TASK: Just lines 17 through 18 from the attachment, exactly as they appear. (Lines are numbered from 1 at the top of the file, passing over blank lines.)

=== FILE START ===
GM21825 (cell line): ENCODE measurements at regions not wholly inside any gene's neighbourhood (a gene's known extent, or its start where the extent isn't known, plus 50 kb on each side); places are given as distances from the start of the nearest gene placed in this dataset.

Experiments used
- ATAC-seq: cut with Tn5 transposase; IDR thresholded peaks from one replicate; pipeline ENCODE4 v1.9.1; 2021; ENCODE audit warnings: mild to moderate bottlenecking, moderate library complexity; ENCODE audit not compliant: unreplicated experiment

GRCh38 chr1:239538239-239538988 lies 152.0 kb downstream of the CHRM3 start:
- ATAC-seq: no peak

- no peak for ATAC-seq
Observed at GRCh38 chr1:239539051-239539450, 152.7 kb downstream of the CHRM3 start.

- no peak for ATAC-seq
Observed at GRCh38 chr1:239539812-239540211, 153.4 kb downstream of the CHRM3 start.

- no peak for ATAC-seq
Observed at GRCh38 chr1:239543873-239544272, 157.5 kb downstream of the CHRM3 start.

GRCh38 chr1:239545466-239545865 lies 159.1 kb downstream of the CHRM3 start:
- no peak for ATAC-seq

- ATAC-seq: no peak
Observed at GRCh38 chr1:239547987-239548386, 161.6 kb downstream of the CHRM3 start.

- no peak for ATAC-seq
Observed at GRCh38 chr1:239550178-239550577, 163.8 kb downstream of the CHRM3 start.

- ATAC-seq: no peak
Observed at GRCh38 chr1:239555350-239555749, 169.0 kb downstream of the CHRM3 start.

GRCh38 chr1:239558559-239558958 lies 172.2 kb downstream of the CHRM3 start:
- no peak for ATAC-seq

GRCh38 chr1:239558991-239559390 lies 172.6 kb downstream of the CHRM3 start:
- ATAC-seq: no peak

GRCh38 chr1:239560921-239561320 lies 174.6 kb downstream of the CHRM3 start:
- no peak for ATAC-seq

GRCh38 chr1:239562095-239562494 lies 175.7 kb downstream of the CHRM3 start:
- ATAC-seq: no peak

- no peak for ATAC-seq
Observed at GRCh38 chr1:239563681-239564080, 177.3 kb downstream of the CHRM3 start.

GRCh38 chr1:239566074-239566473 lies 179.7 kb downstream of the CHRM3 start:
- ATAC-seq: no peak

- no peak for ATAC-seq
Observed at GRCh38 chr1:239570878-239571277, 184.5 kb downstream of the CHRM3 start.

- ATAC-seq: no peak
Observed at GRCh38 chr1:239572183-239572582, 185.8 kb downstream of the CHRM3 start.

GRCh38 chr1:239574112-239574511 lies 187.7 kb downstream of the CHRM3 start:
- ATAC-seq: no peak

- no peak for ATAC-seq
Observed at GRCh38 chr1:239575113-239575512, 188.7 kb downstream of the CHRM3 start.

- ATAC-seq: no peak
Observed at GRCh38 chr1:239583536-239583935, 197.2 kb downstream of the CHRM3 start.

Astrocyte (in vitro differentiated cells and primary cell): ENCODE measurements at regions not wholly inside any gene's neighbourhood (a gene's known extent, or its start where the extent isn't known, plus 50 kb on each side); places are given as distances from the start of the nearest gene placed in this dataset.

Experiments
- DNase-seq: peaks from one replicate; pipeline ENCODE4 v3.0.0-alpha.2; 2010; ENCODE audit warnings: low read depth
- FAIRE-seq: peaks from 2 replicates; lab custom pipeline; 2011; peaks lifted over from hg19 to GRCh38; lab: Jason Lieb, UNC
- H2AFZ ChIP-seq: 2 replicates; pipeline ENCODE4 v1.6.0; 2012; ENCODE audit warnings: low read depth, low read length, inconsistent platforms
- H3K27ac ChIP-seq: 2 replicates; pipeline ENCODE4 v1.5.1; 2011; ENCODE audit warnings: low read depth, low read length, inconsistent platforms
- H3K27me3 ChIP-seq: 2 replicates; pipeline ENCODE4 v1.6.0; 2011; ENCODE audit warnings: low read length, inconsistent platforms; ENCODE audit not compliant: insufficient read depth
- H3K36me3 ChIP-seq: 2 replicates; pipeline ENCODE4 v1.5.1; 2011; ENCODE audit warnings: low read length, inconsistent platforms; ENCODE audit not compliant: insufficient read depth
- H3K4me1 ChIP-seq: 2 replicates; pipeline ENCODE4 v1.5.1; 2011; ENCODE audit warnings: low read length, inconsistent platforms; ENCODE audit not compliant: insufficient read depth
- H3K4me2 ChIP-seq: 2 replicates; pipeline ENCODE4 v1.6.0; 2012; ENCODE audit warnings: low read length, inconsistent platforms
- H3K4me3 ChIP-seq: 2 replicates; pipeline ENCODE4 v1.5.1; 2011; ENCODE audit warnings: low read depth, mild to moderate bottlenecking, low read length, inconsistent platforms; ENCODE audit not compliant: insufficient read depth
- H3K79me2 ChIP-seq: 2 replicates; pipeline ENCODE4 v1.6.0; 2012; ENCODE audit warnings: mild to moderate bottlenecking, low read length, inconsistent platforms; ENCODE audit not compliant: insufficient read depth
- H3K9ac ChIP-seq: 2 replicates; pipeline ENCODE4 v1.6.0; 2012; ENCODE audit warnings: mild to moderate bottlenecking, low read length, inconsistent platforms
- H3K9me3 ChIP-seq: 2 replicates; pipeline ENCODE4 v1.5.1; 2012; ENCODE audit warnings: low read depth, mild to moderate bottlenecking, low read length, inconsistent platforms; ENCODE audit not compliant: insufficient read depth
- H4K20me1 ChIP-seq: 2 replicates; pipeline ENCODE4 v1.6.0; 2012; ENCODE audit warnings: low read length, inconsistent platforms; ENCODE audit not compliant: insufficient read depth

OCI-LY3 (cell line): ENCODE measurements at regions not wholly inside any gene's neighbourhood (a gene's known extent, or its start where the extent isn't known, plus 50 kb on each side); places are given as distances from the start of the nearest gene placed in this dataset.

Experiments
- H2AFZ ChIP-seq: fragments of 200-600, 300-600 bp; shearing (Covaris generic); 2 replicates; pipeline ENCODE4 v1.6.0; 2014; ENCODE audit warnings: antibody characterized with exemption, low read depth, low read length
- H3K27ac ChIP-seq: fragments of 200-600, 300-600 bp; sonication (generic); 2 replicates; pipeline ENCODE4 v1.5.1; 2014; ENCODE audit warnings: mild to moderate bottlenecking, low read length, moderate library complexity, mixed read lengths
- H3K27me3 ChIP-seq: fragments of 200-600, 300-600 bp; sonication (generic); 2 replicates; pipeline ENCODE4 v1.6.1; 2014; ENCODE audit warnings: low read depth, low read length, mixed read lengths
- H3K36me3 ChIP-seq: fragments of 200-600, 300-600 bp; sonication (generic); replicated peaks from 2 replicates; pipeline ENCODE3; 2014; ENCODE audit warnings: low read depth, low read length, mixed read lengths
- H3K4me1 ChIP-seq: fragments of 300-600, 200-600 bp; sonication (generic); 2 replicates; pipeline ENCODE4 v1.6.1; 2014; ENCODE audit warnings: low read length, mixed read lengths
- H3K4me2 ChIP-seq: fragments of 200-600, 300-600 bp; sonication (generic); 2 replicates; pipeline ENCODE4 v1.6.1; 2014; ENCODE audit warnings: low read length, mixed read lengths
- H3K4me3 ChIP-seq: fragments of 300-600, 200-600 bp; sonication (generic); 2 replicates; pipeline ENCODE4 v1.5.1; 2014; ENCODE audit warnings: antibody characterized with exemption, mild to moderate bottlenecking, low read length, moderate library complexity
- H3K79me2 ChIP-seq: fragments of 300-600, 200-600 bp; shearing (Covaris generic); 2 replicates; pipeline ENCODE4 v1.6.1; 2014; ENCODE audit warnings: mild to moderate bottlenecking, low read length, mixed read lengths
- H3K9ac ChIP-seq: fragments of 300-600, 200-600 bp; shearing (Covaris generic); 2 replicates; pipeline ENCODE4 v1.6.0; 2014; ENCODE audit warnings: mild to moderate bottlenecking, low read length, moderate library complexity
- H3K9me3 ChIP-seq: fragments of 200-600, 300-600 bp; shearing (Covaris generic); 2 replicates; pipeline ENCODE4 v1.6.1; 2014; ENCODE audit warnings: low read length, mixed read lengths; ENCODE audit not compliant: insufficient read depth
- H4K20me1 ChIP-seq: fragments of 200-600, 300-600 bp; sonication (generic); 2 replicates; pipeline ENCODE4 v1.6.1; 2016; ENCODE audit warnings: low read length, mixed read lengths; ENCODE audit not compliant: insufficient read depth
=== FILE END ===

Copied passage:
Observed at GRCh38 chr1:239550178-239550577, 163.8 kb downstream of the CHRM3 start.

- ATAC-seq: no peak